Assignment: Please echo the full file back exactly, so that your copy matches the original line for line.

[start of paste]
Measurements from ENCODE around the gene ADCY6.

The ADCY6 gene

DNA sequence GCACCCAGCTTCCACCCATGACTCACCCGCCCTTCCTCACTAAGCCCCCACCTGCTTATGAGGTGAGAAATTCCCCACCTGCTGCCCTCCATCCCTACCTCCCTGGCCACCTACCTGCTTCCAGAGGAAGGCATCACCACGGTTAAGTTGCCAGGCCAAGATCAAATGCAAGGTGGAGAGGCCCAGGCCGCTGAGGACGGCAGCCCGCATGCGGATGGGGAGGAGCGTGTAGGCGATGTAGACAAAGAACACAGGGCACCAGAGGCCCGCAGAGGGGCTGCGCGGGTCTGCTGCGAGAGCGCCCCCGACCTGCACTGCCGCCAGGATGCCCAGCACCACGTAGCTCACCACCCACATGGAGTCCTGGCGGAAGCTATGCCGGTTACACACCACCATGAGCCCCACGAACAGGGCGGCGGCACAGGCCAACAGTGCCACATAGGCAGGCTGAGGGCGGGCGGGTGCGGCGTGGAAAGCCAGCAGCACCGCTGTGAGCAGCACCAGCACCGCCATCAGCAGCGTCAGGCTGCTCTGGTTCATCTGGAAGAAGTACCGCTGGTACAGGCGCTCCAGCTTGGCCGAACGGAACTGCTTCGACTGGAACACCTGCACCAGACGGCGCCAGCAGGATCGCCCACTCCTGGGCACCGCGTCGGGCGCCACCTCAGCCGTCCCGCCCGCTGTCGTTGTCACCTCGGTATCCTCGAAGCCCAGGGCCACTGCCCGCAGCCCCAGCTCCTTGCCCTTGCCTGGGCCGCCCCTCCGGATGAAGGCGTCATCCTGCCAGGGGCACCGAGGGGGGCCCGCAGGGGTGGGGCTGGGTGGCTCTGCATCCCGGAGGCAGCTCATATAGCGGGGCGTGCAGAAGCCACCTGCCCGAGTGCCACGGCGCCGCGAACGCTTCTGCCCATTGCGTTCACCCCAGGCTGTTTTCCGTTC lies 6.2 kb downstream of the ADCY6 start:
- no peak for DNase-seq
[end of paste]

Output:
Measurements from ENCODE around the gene ADCY6.

The ADCY6 gene

DNA sequence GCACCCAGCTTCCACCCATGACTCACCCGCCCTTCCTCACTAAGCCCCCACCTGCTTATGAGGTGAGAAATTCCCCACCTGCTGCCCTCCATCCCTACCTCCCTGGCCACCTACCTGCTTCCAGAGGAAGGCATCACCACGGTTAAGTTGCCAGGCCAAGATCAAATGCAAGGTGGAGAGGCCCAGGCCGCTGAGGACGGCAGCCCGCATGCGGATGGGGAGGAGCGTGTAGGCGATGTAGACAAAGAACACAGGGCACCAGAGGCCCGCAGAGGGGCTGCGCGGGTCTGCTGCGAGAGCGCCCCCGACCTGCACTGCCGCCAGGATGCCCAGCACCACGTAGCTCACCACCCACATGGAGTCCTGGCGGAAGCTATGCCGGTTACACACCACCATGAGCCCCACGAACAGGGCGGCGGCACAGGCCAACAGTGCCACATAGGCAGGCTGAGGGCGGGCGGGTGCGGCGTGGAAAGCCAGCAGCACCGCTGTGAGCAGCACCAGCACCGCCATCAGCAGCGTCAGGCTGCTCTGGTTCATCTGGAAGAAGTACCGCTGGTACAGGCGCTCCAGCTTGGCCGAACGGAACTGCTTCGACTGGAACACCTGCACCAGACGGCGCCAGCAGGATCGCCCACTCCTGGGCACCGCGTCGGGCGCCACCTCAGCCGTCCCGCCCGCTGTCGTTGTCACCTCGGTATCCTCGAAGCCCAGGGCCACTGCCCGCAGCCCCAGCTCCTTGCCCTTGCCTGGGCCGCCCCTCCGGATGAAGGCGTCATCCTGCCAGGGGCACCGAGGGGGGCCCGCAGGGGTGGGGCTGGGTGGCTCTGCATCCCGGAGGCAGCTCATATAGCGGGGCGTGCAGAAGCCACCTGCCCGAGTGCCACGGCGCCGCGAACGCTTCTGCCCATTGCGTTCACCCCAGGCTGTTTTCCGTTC lies 6.2 kb downstream of the ADCY6 start:
- no peak for DNase-seq